Charles Glock (1958)


Professor Charles Glock passed away on October 19, 2018 at the age of 99. He was affectionately known as Charlie Glock. He was part of the exodus of distinguisherd sociologists from the East who built Berkeley’s sociology department in the 1950s and 60s. Professor Glock arrived in 1958 from Columbia University and in 1979 retired to Idaho.  For 20 years he was a fixture at Berkeley: in the department of sociology, which he chaired twice; as head of the Survey Research Center; and at the Graduate Theological Union. He collaborated with colleagues, such as Robert Bellah, as well as graduate students such as Robert Wuthnow and Rodney Stark. He was the author of many well-known books on religion. The students who passed through his classes will fondly remember Professor Glock for his generosity and kindness as well as his unusually effective courses on statistical methods.  Please send any tributes to Charlie Glock to me at and I will post them on this alumni page.  

From Armand L. Mauss: Several of the Berkeley sociology faculty were helpful to me as I transitioned from the history department to sociology in the early 1960s. No one, however, was as helpful as Charlie. There was no special reason for him to have extended himself as much as he did: I was not one of his stars; I was never a collaborator on any of his projects or even a research assistant. I was rather an unconventional graduate student, having already acquired a wife and several children before returning to graduate school later in life than most. Nevertheless, Charlie reached out to encourage me at times of special stress, and when I finally finished the Ph.D., he continued to help my career in various ways – always with no expectation that I would ever be able to do anything in particular to help him.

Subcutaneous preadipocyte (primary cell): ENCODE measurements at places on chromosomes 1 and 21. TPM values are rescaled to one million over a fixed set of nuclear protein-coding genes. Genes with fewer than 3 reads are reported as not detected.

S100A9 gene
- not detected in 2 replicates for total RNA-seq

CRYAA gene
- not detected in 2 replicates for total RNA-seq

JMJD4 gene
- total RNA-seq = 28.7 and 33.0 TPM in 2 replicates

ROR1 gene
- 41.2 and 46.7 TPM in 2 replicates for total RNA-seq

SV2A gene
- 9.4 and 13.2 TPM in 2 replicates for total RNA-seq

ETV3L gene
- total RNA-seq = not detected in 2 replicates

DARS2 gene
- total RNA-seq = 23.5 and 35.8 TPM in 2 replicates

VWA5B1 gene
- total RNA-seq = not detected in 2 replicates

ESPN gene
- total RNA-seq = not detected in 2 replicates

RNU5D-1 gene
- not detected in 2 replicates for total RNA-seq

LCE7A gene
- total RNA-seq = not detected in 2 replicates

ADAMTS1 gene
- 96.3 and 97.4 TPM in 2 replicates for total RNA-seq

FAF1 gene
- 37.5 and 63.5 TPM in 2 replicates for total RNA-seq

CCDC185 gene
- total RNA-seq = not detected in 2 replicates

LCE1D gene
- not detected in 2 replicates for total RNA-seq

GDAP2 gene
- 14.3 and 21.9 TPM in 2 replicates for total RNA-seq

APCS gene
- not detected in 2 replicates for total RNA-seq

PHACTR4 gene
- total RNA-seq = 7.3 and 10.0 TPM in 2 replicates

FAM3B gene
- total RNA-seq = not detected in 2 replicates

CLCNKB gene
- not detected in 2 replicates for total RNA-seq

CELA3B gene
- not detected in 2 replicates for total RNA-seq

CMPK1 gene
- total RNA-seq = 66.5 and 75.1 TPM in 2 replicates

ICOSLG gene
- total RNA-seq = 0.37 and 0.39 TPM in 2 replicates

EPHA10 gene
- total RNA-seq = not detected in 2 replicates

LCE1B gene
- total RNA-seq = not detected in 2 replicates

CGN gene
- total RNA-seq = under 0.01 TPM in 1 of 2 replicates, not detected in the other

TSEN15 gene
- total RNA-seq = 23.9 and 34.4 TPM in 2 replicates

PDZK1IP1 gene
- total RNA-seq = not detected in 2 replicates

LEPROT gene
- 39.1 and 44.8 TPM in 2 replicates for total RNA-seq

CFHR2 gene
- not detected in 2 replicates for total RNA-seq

As it happened, most of my career took place on the faculty at Washington State University in eastern Washington, which was a drive of an hour or so away from the Coeur d’Alene, Idaho, home where Charlie and Margaret (Mickey) spent their summers, and to which they eventually moved when he retired from Berkeley in 1979. It was at this point that Charlie became a lifelong friend, as well as a mentor; for he and Mickey regularly invited and entertained me (usually with my wife Ruth) every summer, and on other random occasions as well, at their rustic Idaho home, a relationship that continued even after he and Mickey moved farther north to their eventual summer home in Sandpoint, Idaho. Our last visit with the Glocks as a couple occurred in Sandpoint during the late summer of 2013, though Charlie and I kept in regular contact, by e-mail and/or by phone, until the very week of his passing.
Charlie took people as he found them, and he befriended a great many who, like me, could do nothing for his career but whom he just found interesting for one reason or another. He was always gracious and non-judgmental about political, religious, or ethical differences, and generous to a fault with his time and resources. Academia was his career, but it was not his life. He retired in 1979, barely 60 years old and at the peak of his career, because he had promised Mickey that he would do so – that he would thereafter live in places and circumstances of her choosing, so that she could have the kind of life she wanted after having devoted herself to his career. Charlie was not merely the proverbial gentleman and scholar, but also a true and loving friend.